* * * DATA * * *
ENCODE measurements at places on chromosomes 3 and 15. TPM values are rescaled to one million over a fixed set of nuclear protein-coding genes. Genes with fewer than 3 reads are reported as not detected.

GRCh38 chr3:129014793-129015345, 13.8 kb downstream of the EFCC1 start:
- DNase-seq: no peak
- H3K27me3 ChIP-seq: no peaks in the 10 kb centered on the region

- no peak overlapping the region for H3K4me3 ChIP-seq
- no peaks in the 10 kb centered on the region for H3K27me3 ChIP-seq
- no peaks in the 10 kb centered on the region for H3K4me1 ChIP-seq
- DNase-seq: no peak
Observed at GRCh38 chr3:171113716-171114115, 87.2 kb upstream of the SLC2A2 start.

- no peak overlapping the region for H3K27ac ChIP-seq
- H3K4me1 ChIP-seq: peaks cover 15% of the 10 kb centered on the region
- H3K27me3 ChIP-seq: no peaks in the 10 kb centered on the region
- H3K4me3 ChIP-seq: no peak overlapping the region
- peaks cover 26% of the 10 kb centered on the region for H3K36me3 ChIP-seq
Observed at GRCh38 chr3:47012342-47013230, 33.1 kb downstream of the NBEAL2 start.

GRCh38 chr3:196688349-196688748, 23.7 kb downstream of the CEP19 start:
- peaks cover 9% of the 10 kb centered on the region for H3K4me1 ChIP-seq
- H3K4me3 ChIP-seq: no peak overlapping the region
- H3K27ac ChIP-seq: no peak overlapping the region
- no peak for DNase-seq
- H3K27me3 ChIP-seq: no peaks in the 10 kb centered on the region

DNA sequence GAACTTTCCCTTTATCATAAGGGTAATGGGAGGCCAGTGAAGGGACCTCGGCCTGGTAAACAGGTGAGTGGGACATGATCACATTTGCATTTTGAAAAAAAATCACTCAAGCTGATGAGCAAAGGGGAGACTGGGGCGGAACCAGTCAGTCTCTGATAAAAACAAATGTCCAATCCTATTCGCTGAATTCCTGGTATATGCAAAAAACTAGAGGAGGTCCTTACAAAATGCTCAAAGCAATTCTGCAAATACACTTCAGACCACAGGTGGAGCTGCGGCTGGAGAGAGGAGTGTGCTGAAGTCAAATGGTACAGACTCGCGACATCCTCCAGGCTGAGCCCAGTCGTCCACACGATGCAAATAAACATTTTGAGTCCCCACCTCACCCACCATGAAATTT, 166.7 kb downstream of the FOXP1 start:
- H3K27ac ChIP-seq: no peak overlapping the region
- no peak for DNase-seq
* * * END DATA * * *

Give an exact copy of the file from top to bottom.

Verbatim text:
ENCODE measurements at places on chromosomes 3 and 15. TPM values are rescaled to one million over a fixed set of nuclear protein-coding genes. Genes with fewer than 3 reads are reported as not detected.

GRCh38 chr3:129014793-129015345, 13.8 kb downstream of the EFCC1 start:
- DNase-seq: no peak
- H3K27me3 ChIP-seq: no peaks in the 10 kb centered on the region

- no peak overlapping the region for H3K4me3 ChIP-seq
- no peaks in the 10 kb centered on the region for H3K27me3 ChIP-seq
- no peaks in the 10 kb centered on the region for H3K4me1 ChIP-seq
- DNase-seq: no peak
Observed at GRCh38 chr3:171113716-171114115, 87.2 kb upstream of the SLC2A2 start.

- no peak overlapping the region for H3K27ac ChIP-seq
- H3K4me1 ChIP-seq: peaks cover 15% of the 10 kb centered on the region
- H3K27me3 ChIP-seq: no peaks in the 10 kb centered on the region
- H3K4me3 ChIP-seq: no peak overlapping the region
- peaks cover 26% of the 10 kb centered on the region for H3K36me3 ChIP-seq
Observed at GRCh38 chr3:47012342-47013230, 33.1 kb downstream of the NBEAL2 start.

GRCh38 chr3:196688349-196688748, 23.7 kb downstream of the CEP19 start:
- peaks cover 9% of the 10 kb centered on the region for H3K4me1 ChIP-seq
- H3K4me3 ChIP-seq: no peak overlapping the region
- H3K27ac ChIP-seq: no peak overlapping the region
- no peak for DNase-seq
- H3K27me3 ChIP-seq: no peaks in the 10 kb centered on the region

DNA sequence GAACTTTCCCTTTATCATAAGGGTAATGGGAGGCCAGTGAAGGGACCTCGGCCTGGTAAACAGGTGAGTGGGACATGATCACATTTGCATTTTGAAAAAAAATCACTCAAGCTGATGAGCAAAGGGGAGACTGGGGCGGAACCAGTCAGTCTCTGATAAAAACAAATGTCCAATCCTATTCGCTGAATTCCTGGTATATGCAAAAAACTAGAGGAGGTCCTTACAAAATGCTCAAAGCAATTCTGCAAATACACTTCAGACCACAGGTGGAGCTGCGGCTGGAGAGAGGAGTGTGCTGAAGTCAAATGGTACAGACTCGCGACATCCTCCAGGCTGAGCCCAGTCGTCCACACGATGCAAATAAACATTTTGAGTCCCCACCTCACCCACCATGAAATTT, 166.7 kb downstream of the FOXP1 start:
- H3K27ac ChIP-seq: no peak overlapping the region
- no peak for DNase-seq